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tastes for virgin palettes

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my fiance and i are not big "foodies" but wanting a great "experience" for valentines day. we want our meal to be our whole evening. a grand event, if you will. :-)

we love the idea of amuse bouche...little tastes...and ideally a pre-set menu selection to really take the guess work out of it ( and stress?) to help steer us through uncharted territories..... even one step better would be wine pairings too!

again...this is our first big experience into "top chef"-esque food

one stipulation (that im sure will be a big deal breaker)...we both *hate* seafood.
(wah. wah. wa. waaaaaaaaaaah)

any suggestions any where in the bay...we're in Stockton...so from central valley...all the way to the city. any hint would help!!! thanks!

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  1. i'm assuming you know what you are getting into price-wise. Also, some restaurants up the price of menus on Valentine's day.

    Here's the list is SF
    http://www.chow.com/lists/edit/161

    You might consider instead of San Francisco,, going to Manresa in Los Gatos. Visitors to SF are usually directed to the long drive to Los Gatos Since you are driving from Stockton, then it would mean an hour less drive for you.
    http://www.chow.com/places/48

    In the first link with the SF spots, if you click on the restaurant name it will take you to a screen that will have the restaurant website and linked reports. They will look like the Manresa link I provided.

    Many of these places also have prix-fixe menus which is not the same as a tasting menu where the food is at the chef's whim. However, when you make reservations just tell them you don't want seafood. They will accomodate a request like that. However, keep it simple.. Don't give them a laundry list of things you won't eat. No seafood is fine, but no seafood and no brussel sprouts and no duck and no ... you get the idea. Besides, most are just tastes and the chefs do some creative stuff so it might be difficult to recognize that you are eating a brussel sprout.

    In the city, my favorite tasting menu is at the Dining Room at the Ritz Carleton. If money is no object you can get a room there also and be able to just stroll back to your room after dinner. The Chef, Ron Siegel, won an Iron Chef Japan competition.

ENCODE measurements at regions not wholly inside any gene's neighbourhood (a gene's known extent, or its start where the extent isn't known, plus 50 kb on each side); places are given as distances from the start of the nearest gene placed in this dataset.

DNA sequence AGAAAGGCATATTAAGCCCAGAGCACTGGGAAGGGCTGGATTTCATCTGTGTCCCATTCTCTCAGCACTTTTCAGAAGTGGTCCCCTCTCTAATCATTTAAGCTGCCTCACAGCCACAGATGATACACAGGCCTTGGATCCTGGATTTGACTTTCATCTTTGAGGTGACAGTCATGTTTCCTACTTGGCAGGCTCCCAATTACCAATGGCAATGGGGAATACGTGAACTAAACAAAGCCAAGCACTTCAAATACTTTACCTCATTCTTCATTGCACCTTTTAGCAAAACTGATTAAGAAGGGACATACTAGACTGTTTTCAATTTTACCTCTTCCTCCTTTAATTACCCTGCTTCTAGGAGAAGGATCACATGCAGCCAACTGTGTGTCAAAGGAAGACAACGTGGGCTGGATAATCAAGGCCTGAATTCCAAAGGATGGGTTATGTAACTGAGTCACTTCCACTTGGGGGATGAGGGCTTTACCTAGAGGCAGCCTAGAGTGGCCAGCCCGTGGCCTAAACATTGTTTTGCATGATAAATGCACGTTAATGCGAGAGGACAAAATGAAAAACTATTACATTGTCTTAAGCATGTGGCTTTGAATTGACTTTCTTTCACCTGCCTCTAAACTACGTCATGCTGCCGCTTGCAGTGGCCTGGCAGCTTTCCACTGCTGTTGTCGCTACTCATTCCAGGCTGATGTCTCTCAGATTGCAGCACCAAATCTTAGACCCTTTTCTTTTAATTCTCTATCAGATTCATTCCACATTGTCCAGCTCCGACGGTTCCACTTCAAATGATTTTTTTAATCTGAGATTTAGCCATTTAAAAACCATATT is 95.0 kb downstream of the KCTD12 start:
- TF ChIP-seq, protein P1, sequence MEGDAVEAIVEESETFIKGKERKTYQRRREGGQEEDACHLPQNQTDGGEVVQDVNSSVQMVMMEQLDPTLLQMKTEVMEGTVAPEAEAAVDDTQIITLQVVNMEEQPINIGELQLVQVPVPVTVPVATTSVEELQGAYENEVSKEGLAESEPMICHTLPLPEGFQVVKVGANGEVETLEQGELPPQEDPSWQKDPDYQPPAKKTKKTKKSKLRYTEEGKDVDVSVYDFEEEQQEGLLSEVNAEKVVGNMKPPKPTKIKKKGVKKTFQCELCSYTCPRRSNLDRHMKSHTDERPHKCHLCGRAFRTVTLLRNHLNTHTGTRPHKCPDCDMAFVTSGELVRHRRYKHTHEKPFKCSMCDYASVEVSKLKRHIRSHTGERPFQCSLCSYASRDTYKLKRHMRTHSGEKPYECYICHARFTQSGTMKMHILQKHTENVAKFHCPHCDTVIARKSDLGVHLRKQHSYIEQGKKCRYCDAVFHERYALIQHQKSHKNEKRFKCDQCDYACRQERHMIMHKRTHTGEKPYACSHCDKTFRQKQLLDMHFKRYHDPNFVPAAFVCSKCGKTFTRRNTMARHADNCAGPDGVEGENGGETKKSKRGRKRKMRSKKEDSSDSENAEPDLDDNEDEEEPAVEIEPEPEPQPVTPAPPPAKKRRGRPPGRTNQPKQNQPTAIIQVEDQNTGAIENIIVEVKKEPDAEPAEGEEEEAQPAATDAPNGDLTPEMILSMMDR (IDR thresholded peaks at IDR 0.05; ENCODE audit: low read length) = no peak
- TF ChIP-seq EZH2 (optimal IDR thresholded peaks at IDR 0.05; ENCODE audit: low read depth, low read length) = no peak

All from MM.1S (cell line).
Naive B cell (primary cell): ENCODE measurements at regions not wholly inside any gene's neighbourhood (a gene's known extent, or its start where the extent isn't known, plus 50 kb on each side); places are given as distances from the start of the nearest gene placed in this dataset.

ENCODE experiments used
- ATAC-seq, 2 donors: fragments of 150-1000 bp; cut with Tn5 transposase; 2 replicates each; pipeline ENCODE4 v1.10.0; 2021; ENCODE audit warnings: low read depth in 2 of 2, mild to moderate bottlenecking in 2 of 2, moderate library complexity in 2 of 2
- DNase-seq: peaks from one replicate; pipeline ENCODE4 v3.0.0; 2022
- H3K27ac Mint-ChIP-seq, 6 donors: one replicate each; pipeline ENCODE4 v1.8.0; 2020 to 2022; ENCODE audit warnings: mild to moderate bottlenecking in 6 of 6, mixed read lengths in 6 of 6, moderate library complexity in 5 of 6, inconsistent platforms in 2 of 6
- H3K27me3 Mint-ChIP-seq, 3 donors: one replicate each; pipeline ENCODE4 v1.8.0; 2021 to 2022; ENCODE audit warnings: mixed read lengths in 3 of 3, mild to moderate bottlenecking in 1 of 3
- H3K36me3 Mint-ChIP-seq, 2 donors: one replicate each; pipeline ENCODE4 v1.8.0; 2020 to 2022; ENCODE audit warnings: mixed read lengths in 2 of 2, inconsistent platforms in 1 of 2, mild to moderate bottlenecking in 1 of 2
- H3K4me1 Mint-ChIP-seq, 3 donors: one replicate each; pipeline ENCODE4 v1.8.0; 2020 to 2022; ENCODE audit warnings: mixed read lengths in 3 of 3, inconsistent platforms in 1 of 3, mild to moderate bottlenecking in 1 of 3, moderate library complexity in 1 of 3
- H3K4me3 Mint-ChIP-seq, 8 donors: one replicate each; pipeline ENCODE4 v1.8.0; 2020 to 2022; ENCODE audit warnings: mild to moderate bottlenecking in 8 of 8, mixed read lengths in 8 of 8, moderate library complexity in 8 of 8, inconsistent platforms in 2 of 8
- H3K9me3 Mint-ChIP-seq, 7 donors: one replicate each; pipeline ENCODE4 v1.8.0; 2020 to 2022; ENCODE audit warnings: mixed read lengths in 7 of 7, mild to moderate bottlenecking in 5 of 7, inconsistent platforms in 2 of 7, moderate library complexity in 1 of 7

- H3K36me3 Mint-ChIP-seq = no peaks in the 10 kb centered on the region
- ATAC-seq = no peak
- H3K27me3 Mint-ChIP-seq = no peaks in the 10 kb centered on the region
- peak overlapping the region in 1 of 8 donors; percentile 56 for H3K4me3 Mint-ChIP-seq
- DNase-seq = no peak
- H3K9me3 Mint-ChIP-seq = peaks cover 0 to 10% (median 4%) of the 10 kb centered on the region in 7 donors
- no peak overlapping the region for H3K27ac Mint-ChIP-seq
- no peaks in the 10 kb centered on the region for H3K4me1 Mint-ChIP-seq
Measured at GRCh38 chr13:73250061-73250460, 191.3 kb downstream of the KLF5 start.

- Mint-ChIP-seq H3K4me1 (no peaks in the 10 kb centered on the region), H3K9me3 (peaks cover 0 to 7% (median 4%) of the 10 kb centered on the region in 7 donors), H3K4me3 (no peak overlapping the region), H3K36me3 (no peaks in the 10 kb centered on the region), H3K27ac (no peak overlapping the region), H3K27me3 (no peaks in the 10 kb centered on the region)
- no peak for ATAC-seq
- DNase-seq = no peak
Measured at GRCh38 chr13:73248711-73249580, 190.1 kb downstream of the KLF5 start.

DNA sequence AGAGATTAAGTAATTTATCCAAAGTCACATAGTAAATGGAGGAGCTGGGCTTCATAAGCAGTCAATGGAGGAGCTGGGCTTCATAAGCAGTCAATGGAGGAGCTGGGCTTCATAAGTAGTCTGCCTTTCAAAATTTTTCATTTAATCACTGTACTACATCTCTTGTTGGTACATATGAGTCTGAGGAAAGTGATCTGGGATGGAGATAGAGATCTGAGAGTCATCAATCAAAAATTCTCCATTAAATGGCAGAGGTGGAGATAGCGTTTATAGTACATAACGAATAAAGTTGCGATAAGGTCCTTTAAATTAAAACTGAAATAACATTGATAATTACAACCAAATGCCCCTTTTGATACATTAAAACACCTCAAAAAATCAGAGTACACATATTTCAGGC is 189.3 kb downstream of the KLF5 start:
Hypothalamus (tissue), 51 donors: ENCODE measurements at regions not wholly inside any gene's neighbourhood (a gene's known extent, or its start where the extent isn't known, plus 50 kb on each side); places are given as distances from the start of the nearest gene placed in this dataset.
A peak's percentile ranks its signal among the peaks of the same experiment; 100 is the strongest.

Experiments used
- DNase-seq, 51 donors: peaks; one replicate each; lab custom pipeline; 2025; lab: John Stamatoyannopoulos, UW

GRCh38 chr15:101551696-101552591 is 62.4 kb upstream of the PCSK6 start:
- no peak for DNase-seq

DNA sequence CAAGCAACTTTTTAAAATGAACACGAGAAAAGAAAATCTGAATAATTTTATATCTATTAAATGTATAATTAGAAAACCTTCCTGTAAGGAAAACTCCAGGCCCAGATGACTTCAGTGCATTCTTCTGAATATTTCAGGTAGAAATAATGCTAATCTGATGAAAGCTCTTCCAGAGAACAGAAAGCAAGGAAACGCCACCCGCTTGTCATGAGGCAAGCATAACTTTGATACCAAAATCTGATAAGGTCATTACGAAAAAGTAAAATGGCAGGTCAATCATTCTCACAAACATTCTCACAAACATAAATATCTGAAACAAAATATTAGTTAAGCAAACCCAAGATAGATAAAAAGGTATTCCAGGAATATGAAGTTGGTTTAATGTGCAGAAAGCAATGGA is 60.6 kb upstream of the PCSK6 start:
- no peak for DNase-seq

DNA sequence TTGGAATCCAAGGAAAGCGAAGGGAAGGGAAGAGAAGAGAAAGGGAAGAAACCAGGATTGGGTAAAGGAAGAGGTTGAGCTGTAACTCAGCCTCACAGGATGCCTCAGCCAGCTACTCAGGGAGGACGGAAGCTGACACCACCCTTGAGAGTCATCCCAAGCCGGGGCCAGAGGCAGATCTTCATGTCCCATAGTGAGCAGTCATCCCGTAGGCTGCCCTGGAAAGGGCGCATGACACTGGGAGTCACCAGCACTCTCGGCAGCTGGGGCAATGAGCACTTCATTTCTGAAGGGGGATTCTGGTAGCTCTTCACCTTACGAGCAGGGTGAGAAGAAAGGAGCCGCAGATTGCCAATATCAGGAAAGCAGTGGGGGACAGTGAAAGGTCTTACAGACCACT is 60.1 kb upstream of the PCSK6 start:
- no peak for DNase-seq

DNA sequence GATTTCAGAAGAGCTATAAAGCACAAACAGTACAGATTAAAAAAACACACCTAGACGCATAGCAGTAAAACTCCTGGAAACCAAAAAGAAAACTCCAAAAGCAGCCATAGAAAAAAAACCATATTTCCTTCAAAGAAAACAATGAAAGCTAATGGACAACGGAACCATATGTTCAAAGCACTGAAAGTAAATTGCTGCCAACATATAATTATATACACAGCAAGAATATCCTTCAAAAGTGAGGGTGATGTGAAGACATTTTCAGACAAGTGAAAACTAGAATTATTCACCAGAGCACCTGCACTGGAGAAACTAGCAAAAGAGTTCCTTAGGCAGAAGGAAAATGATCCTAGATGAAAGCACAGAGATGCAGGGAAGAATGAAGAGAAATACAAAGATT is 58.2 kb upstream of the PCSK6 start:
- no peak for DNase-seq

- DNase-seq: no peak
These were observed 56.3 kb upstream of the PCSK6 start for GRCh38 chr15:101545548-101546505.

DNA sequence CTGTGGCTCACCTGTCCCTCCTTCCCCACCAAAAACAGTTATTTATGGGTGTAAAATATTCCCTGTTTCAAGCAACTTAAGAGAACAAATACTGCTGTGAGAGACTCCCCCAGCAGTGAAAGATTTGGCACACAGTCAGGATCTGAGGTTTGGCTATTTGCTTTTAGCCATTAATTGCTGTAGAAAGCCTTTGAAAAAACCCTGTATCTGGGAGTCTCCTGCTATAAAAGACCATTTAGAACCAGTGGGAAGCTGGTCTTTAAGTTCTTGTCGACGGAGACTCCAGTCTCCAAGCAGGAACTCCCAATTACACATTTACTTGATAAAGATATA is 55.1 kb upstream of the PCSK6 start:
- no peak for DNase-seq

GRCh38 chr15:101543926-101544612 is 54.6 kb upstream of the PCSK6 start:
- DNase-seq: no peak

COI is very experimental. As mentioned lots of people document their meals with lots of photos. There is a particularily good report on COI. Here's a direct link to the blog with photos which will give you an idea if COI is too much for a first experience
    http://www.kevineats.com/2008/11/coi-...

    That blogger also covers some of the other restaurants
    http://www.kevineats.com/index.htm

    Hope you report back about where you ate and how you liked it.

    3 Replies
    1. re: rworange

      The menu at the Ritz and Siegel's style of cooking tends to include seafood components in a lot of dishes -- that's one of the things that's discouraged me from trying it -- so I wouldn't recommend it. I will say, however, that if you go in with an open mind, you might find that you do enjoy some forms of well-prepared seafood, and if it's a small tasting-menu serving, you won't be overwhelmed by it. One way to become more of a foodie is to be willing to try things you think you won't like. I periodically try things I don't like, and sometimes I find they've grown on me. I think Coi might be a bit too experimental for a self-described beginning foodie. This might be a good occasion for Gary Danko -- sure a lot of people think that it's in a little bit of a rut, but for someone who's never had a tasting menu before, it might be a good place to start.

      1. re: rworange

        Coi is not "very experimental" It is Chez Panisse brought into the 21st century. The focus is on fresh local ingredients, not weird transformations. It seems strange that folks are cautioned away from our best restaurants supposedly serving the most refined and delicious food on the planet. The first time I ever had "high cusisine" I was in my 30s (it was at The French Restaurant in the Omni Hotel in Atlanta). I wasn't upset, I was delighted and transported to another plane of food existence. People should eat the best as soon as they can.

        All of that aside, I think Gary Danko is a good recommendation.

        1. re: Paul H

          I initially thought that Danko was a good idea, but can anyone really say that is a tasting menu? Really it is a prix-fixe where you select what you want off the menu. Sure it is safe. Sure you will get the amuse etc ... but tasting menu ... really?

          I know the word experimental wasn't the best in terms of COI, but it was late and I couldn't think of a better one. Still a place where you have to spray on perfume to take a bite of a dish doesn't fall into your ordinary eating experience.

          Yes, I considered the seafood thing at the Ritz but they also had that all beef tasting menu a while back though not currently so it wouldn't hurt to ask if they could do substitutions on the seafood courses.

          Which reminds me, all of these places have wine pairings. The Dining Room had one of the best in my life ... and that champagne cart is a bonus.

      2. If you go to a top restaurant, you'll like the seafood--trust me. I understand, I go out in the Valley for work a lot, and if that was the seafood I was eating, I'd hate it too. Try one course in a top place and you'll realize the difference. I'd be willing to bet at a place like Michael Mina or Aqua you could eat a full meal of seafood and love it. Most restaurants make lousy seafood, though so I definitely empathize.